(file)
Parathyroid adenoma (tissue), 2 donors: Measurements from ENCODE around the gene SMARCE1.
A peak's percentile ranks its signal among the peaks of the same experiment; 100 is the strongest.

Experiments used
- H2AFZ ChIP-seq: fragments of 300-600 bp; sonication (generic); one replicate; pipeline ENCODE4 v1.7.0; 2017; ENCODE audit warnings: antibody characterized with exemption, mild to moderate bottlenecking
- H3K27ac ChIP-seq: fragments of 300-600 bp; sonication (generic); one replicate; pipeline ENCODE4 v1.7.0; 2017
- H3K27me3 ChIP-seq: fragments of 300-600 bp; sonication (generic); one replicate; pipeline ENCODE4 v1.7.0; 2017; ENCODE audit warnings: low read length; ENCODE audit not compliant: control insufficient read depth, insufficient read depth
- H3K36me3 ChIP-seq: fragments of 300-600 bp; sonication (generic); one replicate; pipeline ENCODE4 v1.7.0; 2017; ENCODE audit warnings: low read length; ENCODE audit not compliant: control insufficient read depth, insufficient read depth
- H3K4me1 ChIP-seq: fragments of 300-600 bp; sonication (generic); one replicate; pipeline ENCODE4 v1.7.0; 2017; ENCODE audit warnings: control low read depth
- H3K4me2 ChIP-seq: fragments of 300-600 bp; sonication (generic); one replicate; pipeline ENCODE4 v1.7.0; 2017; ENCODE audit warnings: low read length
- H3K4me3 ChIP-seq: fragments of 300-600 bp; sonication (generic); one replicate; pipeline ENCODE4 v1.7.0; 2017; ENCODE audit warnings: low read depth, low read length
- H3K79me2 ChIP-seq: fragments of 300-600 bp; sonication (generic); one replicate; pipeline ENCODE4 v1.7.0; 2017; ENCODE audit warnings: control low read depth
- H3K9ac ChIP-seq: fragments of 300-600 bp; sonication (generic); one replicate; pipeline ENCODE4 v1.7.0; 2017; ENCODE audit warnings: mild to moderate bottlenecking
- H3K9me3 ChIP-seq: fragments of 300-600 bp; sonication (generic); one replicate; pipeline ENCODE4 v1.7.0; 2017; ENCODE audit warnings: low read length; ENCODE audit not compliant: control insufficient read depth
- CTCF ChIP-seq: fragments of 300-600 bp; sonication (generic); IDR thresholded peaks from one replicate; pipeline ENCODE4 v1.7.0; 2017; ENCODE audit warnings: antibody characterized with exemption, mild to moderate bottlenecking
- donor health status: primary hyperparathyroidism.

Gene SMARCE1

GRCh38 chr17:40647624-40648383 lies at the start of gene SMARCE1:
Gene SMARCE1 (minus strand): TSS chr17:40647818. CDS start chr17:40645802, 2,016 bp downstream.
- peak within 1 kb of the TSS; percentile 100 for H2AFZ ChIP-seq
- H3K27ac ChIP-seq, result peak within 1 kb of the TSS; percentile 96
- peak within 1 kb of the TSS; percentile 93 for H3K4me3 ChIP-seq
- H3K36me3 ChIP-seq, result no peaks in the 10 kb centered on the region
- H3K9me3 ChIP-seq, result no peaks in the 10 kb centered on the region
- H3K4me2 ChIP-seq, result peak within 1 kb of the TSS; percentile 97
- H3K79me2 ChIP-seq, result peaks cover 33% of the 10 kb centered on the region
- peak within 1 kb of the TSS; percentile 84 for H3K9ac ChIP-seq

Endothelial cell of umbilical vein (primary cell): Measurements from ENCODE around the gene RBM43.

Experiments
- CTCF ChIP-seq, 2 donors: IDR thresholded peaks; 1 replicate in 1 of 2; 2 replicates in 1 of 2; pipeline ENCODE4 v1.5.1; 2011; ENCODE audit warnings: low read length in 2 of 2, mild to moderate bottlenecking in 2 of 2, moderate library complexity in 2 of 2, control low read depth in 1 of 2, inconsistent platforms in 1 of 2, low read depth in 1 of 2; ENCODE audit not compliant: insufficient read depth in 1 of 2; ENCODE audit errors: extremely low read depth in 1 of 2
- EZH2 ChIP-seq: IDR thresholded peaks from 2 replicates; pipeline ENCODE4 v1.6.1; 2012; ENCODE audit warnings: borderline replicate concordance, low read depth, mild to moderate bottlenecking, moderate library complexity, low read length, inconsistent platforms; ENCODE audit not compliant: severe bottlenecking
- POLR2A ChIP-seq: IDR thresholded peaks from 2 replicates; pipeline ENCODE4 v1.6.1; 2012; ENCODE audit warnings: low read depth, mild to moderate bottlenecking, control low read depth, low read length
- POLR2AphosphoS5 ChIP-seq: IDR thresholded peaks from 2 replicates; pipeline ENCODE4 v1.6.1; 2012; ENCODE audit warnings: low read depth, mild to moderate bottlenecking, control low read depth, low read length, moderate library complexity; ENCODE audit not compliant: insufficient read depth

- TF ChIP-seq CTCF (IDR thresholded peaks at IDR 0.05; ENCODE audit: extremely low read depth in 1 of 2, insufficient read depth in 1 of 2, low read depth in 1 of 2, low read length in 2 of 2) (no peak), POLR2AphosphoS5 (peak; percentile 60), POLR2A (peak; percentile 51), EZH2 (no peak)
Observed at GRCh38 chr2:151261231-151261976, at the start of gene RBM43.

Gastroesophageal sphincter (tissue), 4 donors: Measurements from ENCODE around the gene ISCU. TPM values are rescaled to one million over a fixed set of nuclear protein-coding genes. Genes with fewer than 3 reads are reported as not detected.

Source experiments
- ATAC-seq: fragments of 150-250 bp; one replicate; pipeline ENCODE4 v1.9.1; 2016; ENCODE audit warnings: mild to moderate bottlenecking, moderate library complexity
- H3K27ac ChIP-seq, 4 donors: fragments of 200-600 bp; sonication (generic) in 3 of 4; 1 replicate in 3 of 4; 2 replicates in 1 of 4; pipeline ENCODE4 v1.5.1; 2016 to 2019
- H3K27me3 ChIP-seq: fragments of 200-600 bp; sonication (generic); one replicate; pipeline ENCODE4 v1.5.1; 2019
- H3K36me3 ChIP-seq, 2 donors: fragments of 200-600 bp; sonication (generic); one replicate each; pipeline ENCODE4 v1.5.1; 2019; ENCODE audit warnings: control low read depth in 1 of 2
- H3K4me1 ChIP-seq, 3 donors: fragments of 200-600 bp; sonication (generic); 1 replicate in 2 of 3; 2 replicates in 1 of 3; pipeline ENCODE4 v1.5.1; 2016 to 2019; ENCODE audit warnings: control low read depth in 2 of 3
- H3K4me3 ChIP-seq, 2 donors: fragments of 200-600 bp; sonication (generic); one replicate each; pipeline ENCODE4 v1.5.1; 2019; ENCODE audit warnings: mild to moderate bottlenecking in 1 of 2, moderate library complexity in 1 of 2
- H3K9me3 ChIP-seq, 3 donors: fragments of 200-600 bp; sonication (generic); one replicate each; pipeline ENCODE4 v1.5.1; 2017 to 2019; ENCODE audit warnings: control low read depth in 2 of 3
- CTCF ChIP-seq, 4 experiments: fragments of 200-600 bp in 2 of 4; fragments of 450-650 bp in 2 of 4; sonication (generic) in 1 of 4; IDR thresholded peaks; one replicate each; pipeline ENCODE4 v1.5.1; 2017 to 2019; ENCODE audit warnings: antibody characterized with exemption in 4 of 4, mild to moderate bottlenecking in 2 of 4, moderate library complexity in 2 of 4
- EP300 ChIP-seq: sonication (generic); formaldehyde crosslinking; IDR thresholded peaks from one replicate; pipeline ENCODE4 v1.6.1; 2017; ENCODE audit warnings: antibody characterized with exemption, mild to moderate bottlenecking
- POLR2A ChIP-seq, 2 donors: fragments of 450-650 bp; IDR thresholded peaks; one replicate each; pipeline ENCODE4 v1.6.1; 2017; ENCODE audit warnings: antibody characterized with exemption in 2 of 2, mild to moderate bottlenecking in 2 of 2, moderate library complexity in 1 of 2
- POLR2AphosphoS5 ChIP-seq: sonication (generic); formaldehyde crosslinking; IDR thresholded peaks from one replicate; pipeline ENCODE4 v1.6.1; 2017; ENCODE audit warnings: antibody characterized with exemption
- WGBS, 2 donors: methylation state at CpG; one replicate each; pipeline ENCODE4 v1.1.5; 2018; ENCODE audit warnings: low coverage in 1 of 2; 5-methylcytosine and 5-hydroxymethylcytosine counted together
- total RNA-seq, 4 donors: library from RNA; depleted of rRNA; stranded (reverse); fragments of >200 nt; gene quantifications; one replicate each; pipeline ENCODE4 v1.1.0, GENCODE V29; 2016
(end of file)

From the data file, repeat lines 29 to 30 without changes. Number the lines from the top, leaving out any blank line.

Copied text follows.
- CTCF ChIP-seq, 2 donors: IDR thresholded peaks; 1 replicate in 1 of 2; 2 replicates in 1 of 2; pipeline ENCODE4 v1.5.1; 2011; ENCODE audit warnings: low read length in 2 of 2, mild to moderate bottlenecking in 2 of 2, moderate library complexity in 2 of 2, control low read depth in 1 of 2, inconsistent platforms in 1 of 2, low read depth in 1 of 2; ENCODE audit not compliant: insufficient read depth in 1 of 2; ENCODE audit errors: extremely low read depth in 1 of 2
- EZH2 ChIP-seq: IDR thresholded peaks from 2 replicates; pipeline ENCODE4 v1.6.1; 2012; ENCODE audit warnings: borderline replicate concordance, low read depth, mild to moderate bottlenecking, moderate library complexity, low read length, inconsistent platforms; ENCODE audit not compliant: severe bottlenecking